The University of Birmingham has been chosen to host the National Higher Education Science, Technology, Engineering and Mathematics (STEM) Programme, a Higher Education Funding Council England (HEFCE) funded initiative to increase the number of graduates with skills in these disciplines to fulfil the needs of employers and boost the UK economy. 

The STEM Programme will raise aspirations among young people to entice them to study science subjects at university level.  It will aim to deliver significant and sustainable increases in the supply of graduates and trained staff equipped with the skills needed by employers to the benefit of the national economy.  To address the government’s high-level skills agenda, it will develop innovative and transferable programmes and initiatives for increasing and widening participation in the STEM subjects in higher education. 

The University’s recently created College of Engineering and Physical Sciences, that co-ordinated the bid, combines the Schools of Chemical Engineering, Electrical, Electronic and Computer Engineering, Mechanical Engineering, Civil Engineering, Metallurgy and Materials Engineering, Mathematics, Physics and Astronomy, Chemistry and Computer Science and is one of the largest integrated STEM teams in the United Kingdom.  Professor Nigel Weatherill, Head of the College and leading on the STEM programme, says, ‘Graduates in these disciplines play an important role in creating a culture of  innovation and progress in the workplace. It is crucial that we encourage the next generation of scientists, engineers and mathematicians to study at university level so that higher education institutions can produce graduates with the skills which are key to a competitive national economy that is able to compete on a global scale.  To do this we must listen to employers and find out what they want from our students so that we can gear them up for the demands of the workplace.’

Professor Michael Sterling, Vice-Chancellor of the University of Birmingham, says, ‘The University of Birmingham, for over a hundred years, has played a major part in the success of the city, region and the world and has contributed to the advancement of knowledge and its application.  We are proud of our heritage in science, engineering and mathematics and have continued to invest and support the STEM subjects.  The University is totally committed to ensuring that its combined resources, both physical and human, are used to make the National STEM Programme a success.  Its presence here at the University of Birmingham is also good news for the region and reinforces Birmingham’s Science City status.’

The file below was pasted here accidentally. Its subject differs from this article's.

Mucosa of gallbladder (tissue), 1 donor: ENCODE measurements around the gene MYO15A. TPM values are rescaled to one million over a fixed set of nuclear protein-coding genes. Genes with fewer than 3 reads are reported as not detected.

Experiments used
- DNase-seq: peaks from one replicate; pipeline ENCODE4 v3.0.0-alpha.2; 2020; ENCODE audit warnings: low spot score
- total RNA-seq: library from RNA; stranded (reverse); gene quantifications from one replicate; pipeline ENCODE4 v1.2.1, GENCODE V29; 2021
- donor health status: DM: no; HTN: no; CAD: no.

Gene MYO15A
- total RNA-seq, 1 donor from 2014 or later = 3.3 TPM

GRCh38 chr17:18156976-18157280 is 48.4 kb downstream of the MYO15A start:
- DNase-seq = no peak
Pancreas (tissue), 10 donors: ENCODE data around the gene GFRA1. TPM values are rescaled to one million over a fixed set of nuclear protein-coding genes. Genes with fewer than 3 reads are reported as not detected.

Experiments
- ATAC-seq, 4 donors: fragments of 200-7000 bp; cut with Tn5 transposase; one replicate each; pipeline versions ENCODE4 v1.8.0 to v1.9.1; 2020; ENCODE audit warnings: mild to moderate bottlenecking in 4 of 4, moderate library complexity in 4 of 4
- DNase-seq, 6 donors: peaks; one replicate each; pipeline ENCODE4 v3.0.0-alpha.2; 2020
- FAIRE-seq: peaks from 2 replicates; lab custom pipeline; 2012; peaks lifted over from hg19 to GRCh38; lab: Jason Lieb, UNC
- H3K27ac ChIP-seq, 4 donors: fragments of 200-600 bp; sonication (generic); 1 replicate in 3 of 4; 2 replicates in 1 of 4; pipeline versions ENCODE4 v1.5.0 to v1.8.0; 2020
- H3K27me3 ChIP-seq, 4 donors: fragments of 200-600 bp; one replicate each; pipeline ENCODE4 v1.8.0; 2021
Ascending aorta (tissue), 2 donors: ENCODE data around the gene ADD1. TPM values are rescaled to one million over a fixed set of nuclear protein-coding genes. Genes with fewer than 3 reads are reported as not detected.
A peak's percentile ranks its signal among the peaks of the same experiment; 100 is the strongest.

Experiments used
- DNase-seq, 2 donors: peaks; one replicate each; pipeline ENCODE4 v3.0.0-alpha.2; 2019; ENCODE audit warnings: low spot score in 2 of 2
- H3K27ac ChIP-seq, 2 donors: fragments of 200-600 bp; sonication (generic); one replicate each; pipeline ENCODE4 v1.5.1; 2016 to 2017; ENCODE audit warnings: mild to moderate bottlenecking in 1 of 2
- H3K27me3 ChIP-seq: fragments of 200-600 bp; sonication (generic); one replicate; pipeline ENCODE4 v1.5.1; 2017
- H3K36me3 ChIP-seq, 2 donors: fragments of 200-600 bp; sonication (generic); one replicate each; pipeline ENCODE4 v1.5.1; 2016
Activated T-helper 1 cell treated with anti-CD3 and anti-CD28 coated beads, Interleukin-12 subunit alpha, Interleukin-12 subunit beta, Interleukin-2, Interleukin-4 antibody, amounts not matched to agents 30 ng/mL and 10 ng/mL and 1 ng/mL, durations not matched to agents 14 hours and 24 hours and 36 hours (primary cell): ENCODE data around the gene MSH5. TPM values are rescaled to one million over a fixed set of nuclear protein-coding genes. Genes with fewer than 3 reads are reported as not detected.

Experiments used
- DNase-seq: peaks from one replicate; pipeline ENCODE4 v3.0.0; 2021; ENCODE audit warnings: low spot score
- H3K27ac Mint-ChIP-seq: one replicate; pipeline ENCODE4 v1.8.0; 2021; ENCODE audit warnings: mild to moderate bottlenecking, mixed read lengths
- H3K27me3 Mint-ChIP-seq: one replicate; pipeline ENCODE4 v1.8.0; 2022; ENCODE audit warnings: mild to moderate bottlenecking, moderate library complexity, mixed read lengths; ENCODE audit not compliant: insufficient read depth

Ian Austin, MP, Regional Minister for the West Midlands, said: ‘This is a  marvellous boost not just for Birmingham but for the West Midlands region as a whole.

‘It shows that we can attract world-class investment in science and cutting-edge innovation upon which the region’s future prosperity will depend.’

David Sweeney, Director of Research, Innovation and Skills, HEFCE, said: ‘We are delighted to announce the University of Birmingham as the host HEI for the National HE STEM programme.  Having invested in four excellent pilot projects, Chemistry for our Future, Stimulating Physics, London Engineering Project and More Maths Grads, we were keen to ensure that the activity, experience and expertise developed within those projects could be effectively built upon for the National HE STEM programme.  We were confident that the University of Birmingham, with its existing strengths in the STEM disciplines and its experience of working with sector bodies and employers, will work closely and effectively with the Royal Society of Chemistry, the Institute of Physics, the Royal Academy of Engineering and the consortia of mathematics societies to develop and deliver a high quality national programme.’

HEFCE have already run four pilot projects in chemistry, physics, engineering and mathematics - the latter has been hosted by the University of Birmingham - to raise demand for HE provision.  The initial development phase of the new national STEM programme will include a wide consultation beginning in January 2009 to identify existing and new initiatives that may contribute to delivering the aims and objectives of the programme.  The University will receive approximately £20 million to carry out the delivery phase of the project. 


Notes to Editors

The University of Birmingham will host the Programme for a period of three years from 2009 – 2012. 

For further information

Kate Chapple, Press Officer, University of Birmingham, tel 0121 414 2772 or 07789 921164, email: